Quiet Waters of Forest County

Choose your Waters

Canoe Routes

Brule River – Forest County:

Put in below Brule Lake Dam. Take out at Highway 139. Bridge. Length – 18 miles. Water should be medium high. Two rapids. USDA Forest Service campground two miles east of Nelma.

Peshtigo River – Forest and Marinette Counties: See map, left.

Put in at Big Joe Canoe Landing. Take out at the CCC Bridge. Length – 7.5 miles. Nice stretch of quiet water which is good for the novice or families.

Put in at the CCC Bridge. Take out at Burnt Bridge. Length – 9.5 miles. This stretch is for the intermediate canoeist; there are several rocky stretches with rapids.

Put in at Burnt Bridge. Take out at Burton Wells. Length 5.75 miles. This stretch contains Class II, III, and IV rapids. There is one portage around Michigan Rapids.

Put in at Burton Wells. Take out at Goodman Park. Length – 6.25 miles. Class II, III, IV rapids. There is one mandatory portage around the falls.

Pine River – Forest and Florence Counties:

Put in at FS Road 2182 near Haystack Corners. Take out at FS Road 2168. Length – 20 miles. Slow, winding up to Highway 55. Faster with a few difficult rapids after Highway 55. Trout fishing.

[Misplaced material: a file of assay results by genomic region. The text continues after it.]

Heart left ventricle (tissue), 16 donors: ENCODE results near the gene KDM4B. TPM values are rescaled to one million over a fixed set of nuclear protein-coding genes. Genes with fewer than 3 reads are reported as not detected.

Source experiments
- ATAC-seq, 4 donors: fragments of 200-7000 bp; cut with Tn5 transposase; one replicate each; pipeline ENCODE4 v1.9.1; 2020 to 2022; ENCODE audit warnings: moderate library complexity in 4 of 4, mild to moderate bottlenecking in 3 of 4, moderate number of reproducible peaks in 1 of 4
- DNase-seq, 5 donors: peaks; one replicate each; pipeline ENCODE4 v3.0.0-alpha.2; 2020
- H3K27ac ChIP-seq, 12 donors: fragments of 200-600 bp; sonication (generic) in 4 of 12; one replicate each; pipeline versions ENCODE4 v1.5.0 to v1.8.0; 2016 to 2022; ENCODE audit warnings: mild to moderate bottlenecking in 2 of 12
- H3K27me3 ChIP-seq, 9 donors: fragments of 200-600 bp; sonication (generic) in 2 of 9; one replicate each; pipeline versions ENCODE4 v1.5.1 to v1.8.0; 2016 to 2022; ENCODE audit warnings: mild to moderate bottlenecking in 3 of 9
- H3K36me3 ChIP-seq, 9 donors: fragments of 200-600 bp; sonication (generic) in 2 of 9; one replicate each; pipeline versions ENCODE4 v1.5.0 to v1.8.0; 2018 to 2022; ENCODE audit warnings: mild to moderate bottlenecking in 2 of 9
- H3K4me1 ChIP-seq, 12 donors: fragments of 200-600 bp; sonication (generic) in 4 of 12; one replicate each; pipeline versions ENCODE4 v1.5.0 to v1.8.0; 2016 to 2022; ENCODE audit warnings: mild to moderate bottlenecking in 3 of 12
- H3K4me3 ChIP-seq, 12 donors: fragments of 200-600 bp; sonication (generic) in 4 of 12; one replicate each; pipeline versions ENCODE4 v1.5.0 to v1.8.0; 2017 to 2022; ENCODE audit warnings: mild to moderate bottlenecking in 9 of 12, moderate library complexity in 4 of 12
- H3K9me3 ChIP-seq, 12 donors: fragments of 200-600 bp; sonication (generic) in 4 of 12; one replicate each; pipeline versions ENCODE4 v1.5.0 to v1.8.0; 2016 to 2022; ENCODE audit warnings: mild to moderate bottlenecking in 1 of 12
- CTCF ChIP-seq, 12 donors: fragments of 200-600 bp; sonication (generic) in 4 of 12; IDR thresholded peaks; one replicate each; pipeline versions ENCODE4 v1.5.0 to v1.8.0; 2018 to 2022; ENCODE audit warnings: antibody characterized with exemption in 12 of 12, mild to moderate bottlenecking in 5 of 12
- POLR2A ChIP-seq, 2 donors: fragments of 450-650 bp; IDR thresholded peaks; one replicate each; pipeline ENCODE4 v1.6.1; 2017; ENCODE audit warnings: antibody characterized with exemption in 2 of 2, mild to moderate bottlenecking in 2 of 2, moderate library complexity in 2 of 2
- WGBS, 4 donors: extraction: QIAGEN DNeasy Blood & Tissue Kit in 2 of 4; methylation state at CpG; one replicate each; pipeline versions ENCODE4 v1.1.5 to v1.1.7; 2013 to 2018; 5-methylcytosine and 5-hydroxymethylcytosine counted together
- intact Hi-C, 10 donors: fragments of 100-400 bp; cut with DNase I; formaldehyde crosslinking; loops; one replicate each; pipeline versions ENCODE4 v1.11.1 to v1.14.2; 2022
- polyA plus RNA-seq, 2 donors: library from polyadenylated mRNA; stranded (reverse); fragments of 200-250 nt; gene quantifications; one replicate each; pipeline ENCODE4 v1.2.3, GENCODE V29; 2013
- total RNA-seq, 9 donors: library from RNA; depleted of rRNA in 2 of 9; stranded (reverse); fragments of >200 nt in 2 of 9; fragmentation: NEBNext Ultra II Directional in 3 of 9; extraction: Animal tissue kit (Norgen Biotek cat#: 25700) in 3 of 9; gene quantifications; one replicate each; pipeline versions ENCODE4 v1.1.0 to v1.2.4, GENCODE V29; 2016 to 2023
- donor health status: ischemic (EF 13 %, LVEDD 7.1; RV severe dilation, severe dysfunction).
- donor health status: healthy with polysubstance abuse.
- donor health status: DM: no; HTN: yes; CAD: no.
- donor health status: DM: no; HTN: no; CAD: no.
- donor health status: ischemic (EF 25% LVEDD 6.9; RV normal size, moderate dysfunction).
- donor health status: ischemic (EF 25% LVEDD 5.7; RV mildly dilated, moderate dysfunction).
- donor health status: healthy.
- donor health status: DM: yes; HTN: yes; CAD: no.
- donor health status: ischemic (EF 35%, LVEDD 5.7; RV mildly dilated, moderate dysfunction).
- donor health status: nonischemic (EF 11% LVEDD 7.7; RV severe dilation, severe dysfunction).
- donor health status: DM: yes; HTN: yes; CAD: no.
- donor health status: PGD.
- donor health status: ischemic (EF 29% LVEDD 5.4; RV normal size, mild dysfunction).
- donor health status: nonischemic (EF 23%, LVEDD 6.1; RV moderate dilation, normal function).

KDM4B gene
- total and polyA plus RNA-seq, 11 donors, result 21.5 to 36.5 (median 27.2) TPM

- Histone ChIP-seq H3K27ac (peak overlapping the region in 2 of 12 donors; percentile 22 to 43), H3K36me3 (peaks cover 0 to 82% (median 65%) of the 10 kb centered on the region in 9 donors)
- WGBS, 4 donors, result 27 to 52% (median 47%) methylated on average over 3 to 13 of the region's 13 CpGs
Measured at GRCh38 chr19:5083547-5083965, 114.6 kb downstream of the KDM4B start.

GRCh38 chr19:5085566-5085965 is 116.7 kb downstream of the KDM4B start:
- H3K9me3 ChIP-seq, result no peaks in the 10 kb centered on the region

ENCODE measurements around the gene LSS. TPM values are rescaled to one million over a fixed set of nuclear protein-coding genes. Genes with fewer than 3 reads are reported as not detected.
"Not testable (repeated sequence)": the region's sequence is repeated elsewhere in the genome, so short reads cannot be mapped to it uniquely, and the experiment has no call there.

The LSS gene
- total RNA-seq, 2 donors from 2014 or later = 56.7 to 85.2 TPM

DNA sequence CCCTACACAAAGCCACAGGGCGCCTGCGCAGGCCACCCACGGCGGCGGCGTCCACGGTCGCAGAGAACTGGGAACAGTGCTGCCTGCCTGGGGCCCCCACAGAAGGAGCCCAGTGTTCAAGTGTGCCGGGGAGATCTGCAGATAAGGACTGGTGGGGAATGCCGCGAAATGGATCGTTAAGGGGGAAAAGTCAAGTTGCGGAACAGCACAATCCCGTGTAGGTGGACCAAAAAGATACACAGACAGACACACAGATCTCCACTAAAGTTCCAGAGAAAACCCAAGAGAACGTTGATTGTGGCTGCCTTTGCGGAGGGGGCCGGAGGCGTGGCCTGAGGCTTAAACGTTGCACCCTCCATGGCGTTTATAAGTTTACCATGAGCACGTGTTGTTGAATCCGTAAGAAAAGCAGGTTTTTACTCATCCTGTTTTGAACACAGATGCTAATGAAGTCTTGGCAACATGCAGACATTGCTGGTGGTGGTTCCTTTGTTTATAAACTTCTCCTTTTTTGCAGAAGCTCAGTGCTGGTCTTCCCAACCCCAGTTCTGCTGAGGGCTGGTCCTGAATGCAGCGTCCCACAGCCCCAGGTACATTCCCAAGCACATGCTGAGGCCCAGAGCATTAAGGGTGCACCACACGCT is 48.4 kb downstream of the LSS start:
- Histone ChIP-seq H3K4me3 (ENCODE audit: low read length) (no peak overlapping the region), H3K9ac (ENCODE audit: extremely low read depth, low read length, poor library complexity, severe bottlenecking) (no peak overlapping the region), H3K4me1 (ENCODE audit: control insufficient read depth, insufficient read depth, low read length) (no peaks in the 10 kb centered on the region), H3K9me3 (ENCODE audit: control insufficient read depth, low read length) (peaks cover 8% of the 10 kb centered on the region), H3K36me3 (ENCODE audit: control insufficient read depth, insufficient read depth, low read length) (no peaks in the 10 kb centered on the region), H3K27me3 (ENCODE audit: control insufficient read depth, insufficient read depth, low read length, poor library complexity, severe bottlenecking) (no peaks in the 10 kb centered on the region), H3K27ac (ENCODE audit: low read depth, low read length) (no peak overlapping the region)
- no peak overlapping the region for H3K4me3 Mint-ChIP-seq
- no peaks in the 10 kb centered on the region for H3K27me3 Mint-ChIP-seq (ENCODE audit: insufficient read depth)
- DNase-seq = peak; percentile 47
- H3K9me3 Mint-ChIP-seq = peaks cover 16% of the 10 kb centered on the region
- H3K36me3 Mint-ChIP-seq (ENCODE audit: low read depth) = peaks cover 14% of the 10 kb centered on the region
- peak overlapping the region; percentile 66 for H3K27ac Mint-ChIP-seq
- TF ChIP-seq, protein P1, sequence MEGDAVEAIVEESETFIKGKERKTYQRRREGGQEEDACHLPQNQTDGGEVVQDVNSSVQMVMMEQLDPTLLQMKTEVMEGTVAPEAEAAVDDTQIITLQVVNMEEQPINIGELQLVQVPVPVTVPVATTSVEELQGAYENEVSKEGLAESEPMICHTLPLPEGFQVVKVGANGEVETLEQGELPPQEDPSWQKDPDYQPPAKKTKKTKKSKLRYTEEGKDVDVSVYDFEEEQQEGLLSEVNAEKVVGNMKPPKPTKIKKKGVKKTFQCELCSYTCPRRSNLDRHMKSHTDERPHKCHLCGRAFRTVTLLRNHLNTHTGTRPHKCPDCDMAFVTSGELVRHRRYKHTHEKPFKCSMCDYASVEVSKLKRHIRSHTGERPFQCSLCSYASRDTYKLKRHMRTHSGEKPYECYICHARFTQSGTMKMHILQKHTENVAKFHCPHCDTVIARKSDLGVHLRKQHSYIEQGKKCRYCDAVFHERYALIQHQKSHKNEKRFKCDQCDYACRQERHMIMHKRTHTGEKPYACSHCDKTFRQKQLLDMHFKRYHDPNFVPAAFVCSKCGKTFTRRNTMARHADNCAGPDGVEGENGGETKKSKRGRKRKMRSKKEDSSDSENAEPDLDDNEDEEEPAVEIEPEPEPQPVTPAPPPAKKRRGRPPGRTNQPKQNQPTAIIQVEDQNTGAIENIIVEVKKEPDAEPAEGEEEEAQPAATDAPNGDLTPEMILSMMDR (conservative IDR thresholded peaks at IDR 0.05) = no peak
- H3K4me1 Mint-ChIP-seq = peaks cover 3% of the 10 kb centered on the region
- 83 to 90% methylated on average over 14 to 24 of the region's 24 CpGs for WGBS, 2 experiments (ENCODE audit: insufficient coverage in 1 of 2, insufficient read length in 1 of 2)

Put in at FS Road 2168 to Chipmunk Rapids. Length – 18 miles. Excellent trout fishing. Several rapids. Portage around a dam. Picnic area at Highway 139. Camping area at Stevens Creek and Chipmunk Rapids. Some boulders.

Popple River – Forest County:

Put in at Highway 55 10 miles north of Argonne. Take out at the Town of Popple River. Water must be high. Two underdeveloped campsites on the route. Brook and brown trout fishing. Very secluded area. One portage, few rapids.

Wabikon and Riley Lakes Canoeing Path – Forest County:

Put in 6 miles east of Crandon. Aquatic birds such as Osprey and Great Blue Heron live among these lakes. In the hemlock forest, on a peninsula on the west shore, sightings of birds such as the Nashville Warbler can emerge. Wild rice can also be found on these lakes. A stream on the south end leads to Riley Lake, an undeveloped and shallow lake. From there you can paddle the Indian River on the south end upstream to Indian Springs, another marsh community with spring ponds. You can also fish for brook trout on the Indian River and in the springs. This 1,000-acre site is best traveled by canoe. Directions: From Crandon, travel east 5.5 miles on Highway 8/32. Turn south on Potawatomi Trail, to find the boat landing 0.2 of a mile down on the south side of the road, (715) 674-4481 (US Forest Service. Website)

Wolf River – Forest and Oneida Counties:

Put in at Pine Lake. Take out at Little Rice Lake Dam. Length- 10 miles. Small stream, water should be medium high. There are a few riffle rapids and occasional beaver dams. Eagle, deer and small mammals are common sights. Secluded area.

Put in at Little Rice Dam. Take out at Highway B Bridge. Length – 15 miles. Small, winding stream. Water should be medium high. Numerous beaver dams, wild rice beds, railroad artifacts, and rocky shallows. Very secluded.